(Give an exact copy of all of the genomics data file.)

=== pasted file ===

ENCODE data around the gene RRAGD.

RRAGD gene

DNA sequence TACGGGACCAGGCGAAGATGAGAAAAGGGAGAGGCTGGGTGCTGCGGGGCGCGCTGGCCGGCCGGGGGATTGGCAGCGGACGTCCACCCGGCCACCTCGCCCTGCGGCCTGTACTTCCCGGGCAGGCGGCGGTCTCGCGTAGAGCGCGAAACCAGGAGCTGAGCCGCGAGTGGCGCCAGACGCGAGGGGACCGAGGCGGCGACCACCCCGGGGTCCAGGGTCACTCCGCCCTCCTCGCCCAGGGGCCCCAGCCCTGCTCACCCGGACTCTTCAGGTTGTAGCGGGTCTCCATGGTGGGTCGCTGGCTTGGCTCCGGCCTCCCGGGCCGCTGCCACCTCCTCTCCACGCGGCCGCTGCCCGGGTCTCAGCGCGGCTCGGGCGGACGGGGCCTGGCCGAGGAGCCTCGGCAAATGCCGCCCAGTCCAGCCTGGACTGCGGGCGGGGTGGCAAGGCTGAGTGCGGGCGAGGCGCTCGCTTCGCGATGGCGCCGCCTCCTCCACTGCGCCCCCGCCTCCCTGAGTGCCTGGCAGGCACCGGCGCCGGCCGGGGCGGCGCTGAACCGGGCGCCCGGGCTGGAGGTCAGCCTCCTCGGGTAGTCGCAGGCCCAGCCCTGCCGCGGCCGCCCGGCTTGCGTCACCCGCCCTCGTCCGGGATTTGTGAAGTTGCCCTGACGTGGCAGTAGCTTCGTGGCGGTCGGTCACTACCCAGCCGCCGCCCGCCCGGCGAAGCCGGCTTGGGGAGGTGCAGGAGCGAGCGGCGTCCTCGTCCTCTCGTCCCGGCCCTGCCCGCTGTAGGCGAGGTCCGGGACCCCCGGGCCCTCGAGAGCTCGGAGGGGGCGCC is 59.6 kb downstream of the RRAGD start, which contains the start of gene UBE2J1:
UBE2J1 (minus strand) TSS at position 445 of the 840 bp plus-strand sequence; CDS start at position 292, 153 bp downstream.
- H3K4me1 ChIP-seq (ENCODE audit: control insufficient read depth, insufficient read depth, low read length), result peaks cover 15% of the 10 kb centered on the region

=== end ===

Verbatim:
ENCODE data around the gene RRAGD.

RRAGD gene

DNA sequence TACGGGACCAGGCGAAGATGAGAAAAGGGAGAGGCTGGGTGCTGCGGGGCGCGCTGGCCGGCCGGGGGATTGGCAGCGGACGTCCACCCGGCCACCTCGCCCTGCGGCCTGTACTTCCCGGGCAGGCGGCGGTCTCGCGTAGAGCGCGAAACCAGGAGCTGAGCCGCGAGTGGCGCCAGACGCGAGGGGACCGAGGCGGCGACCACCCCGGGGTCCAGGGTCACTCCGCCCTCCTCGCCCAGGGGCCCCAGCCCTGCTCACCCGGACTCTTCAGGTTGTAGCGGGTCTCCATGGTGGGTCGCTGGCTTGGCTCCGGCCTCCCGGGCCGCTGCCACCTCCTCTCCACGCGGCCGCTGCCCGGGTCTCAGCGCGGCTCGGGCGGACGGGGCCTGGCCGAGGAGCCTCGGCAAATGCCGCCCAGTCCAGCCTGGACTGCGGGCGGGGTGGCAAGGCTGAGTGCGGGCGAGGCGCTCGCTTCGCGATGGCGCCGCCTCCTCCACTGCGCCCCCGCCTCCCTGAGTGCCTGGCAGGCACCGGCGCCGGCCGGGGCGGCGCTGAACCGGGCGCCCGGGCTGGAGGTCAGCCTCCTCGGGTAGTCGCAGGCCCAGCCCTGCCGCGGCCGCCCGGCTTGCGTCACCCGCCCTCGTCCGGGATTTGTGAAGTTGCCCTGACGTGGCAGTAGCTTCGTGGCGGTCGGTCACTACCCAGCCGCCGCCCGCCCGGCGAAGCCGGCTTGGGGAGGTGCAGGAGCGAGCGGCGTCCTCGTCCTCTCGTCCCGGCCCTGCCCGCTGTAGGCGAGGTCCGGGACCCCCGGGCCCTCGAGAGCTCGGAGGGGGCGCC is 59.6 kb downstream of the RRAGD start, which contains the start of gene UBE2J1:
UBE2J1 (minus strand) TSS at position 445 of the 840 bp plus-strand sequence; CDS start at position 292, 153 bp downstream.
- H3K4me1 ChIP-seq (ENCODE audit: control insufficient read depth, insufficient read depth, low read length), result peaks cover 15% of the 10 kb centered on the region